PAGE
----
In this process, the essential question is how the RLRs recognize the RNA of the virus. Studies have shown that RNA containing a 5'-end triphosphate (5'ppp) tail is a prerequisite for recognition by RIG-I, and complete removal of 5'ppp completely prevents activation of the RIG-I signaling pathway. This structure allows RIG-I to distinguish between host cell RNA and viral RNA because the host cell RNA has a cap structure at the 5' end and tRNA and rRNA lack a 5'ppp structure. For MDA5 and LGP2, the character of recognition is not certain.
After the RLR recognizes the viral RNA, it activates MAVS, and then transduces the signal to the downstream TRAF3, TBK1 kinase and IKK-I complex, and then phosphorylates and activates IRF3/7, and the activated IRF3/7 is transferred to the nucleus. Finally, the production of type I interferon is induced. Activated MAVS can also pass TRAF2/6 ( tumornecrosis factor (TNF) R-associated factor 2/6) or FADD (Fas-associated death domain), RIP1 (receptor interacting protein-1), and TRADD (TANK-binding kinase-1), and Caspase 8 /10 pathways transduce signals to IKK complexes (including IKKα, IKKβ, IKKγ), and finally lead to phosphorylation of NF-κB and IκBα complexes. Phosphorylated IκBα sheds and degrades from NF-κB, and activated NF-κB enters the nucleus to promote the production of pro-inflammatory factors and inflammatory chemokines. In addition, another linker molecule, STING (stimulator of interferon genes), can also interact with RIG-I and MAVS to activate IRF/IFN. Numerous experiments have demonstrated that DNA plays an important role in stimulating IFN production. However, the role of STING in RNA virus-stimulated intracellular RLR signaling is unclear. Interestingly, studies have shown that RIG-1 can be regulated by ubiquitin-protein ligase (E3). For example, TRIM25(tripartite motif containing 25) can be combined with RIG-I as a ubiquitin ligase to ubiquitinate K17 lysine residues in the CARD domain, and finally the ubiquitination leads to the activation of RIG-I and MAVS. In addition, E2 ubiquitin-conjugating enzyme 5 is involved in the activation of RIG-I signaling pathway, which may be involved in K63 ubiquitination of IKKγ, which is downstream of MAVS, and promotes the activation of TBK1 and IRF/NF-kB by IKKγ. Additionally, the RIG-I pathway can also be negatively regulated by ubiquitination. The ubiquitin ligase E3, RNF125, binds the K48 ubiquitin chain to RIG-I and MDA5, promoting their degradation by the proteasome.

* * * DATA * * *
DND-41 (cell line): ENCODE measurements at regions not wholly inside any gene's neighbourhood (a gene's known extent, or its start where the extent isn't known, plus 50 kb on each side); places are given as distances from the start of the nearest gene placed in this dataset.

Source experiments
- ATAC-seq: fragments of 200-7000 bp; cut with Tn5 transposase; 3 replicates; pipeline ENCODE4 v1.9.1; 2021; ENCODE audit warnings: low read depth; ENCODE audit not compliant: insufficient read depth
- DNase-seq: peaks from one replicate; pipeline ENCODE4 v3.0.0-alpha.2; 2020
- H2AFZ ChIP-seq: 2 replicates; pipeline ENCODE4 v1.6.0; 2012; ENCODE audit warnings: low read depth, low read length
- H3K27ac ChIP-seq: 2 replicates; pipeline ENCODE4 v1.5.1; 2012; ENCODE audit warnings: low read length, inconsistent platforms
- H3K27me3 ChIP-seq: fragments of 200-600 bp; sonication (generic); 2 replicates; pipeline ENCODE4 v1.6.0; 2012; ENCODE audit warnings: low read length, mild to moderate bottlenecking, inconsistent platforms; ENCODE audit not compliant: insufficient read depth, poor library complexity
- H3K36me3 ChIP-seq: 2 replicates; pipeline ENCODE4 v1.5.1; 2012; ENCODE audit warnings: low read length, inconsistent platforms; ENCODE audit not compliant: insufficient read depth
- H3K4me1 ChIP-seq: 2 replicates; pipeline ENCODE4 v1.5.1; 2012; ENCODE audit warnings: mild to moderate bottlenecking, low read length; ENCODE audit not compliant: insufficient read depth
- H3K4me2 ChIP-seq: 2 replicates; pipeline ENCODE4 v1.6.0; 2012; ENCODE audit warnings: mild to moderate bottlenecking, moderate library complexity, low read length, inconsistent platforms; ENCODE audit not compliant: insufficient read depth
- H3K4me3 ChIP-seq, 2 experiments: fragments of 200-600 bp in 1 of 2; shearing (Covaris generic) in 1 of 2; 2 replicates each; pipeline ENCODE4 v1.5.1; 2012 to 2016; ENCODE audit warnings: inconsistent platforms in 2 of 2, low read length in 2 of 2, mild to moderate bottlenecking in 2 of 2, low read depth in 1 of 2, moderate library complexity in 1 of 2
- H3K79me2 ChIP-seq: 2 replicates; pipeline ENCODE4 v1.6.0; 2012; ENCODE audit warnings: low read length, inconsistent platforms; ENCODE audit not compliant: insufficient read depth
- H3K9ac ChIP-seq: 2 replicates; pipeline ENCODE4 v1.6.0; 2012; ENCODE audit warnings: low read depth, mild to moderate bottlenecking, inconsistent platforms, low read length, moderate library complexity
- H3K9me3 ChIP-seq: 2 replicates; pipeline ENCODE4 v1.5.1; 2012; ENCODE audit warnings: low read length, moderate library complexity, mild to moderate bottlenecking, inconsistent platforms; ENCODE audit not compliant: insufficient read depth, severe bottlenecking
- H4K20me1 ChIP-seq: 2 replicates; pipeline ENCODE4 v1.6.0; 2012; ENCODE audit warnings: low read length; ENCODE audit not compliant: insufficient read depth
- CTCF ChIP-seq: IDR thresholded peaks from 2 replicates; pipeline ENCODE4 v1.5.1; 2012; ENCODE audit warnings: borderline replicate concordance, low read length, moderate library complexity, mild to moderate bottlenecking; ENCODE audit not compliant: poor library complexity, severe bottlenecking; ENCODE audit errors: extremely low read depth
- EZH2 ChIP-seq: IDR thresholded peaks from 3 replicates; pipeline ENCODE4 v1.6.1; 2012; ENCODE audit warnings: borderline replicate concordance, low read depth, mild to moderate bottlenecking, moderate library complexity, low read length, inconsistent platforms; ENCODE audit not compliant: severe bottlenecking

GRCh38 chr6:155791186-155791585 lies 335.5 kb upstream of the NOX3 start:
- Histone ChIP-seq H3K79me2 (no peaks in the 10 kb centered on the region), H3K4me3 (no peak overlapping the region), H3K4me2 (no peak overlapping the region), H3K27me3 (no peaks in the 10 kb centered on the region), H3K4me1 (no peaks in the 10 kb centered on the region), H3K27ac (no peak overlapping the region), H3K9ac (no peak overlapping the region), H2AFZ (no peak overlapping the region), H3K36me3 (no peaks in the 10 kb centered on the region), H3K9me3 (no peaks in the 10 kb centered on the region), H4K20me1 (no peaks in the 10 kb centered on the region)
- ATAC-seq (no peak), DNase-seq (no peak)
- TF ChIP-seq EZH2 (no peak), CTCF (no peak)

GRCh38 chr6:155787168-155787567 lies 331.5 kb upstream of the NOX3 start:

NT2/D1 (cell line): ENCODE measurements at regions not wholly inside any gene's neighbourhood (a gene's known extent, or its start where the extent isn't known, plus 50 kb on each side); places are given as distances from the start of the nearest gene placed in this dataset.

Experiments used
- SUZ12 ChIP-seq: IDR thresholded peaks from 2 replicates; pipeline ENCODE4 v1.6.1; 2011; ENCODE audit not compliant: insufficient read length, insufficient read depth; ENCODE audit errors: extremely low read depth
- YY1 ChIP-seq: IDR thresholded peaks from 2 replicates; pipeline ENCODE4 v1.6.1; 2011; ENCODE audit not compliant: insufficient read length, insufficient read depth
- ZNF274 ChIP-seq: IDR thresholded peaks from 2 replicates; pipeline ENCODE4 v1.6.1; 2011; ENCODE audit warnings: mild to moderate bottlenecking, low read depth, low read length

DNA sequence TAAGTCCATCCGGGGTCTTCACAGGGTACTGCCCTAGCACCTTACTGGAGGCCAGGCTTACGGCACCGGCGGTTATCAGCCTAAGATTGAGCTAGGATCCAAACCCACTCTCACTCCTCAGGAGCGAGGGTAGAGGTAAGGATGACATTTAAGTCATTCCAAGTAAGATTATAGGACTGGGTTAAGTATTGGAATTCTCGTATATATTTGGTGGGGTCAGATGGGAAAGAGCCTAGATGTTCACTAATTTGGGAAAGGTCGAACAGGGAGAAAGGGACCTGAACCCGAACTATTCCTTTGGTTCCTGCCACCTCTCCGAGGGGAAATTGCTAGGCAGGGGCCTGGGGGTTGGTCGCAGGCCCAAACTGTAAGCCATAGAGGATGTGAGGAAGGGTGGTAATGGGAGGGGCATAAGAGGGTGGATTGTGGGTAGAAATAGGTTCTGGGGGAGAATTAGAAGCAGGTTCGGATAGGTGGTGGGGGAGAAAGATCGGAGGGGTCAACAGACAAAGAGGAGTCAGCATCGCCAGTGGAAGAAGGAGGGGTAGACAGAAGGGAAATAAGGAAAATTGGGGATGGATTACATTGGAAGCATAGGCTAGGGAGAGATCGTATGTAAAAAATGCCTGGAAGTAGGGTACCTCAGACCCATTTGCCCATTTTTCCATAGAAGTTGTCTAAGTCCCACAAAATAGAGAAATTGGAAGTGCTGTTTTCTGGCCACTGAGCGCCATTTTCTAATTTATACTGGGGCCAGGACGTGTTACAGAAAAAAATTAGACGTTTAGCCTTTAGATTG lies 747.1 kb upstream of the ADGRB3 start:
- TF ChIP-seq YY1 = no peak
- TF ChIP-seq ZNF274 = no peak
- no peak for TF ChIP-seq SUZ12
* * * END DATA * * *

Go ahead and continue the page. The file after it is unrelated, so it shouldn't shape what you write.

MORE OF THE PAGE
The RLG-I like receptor signaling pathway plays an important role in preventing the body from being infected by viruses. For this immune defense, the virus has some strategies to interfere with this process. After a virus infects cells, it often destroys the transduction of the RLR signaling pathway to escape the cellular immune response. A variety of viral proteins have been shown that RLRs can be prevented from recognizing viral RNA, targeting and binding to signal molecules in the RLR signaling pathway, and regulating or preventing signal transduction in the RLR pathway. More and more studies have reported how the virus can evade the innate immune response by regulating the RLR signaling pathway, which provides a good direction for future research on vaccines or immunoadjuvants, and can better inhibit pathogen infection and control of viral replication, providing a theoretical basis for the development of antiviral clinical trial drugs and strategies.